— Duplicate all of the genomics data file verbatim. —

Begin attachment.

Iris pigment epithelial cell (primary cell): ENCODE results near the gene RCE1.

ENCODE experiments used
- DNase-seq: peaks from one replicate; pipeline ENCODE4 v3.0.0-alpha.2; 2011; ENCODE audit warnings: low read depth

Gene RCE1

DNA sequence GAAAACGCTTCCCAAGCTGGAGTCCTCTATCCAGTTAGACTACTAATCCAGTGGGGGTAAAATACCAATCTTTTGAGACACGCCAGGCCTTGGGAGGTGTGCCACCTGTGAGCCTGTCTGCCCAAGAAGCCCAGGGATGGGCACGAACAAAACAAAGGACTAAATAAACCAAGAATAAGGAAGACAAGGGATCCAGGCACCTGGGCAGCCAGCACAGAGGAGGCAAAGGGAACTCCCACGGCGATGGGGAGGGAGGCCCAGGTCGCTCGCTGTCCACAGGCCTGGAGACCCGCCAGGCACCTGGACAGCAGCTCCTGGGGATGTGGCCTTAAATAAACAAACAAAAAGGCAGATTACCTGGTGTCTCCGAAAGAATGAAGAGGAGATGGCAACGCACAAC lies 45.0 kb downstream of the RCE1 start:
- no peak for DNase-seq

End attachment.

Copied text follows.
Iris pigment epithelial cell (primary cell): ENCODE results near the gene RCE1.

ENCODE experiments used
- DNase-seq: peaks from one replicate; pipeline ENCODE4 v3.0.0-alpha.2; 2011; ENCODE audit warnings: low read depth

Gene RCE1

DNA sequence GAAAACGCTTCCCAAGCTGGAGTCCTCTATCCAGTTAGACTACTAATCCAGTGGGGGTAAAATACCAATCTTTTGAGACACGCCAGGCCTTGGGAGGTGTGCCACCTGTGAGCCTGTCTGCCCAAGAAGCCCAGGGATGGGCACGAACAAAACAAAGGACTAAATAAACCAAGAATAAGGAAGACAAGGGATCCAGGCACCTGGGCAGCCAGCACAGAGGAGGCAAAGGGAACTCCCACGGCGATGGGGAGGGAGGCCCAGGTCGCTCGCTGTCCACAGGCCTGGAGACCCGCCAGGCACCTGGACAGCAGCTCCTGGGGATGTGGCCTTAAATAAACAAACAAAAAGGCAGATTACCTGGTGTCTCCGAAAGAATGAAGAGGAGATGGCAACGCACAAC lies 45.0 kb downstream of the RCE1 start:
- no peak for DNase-seq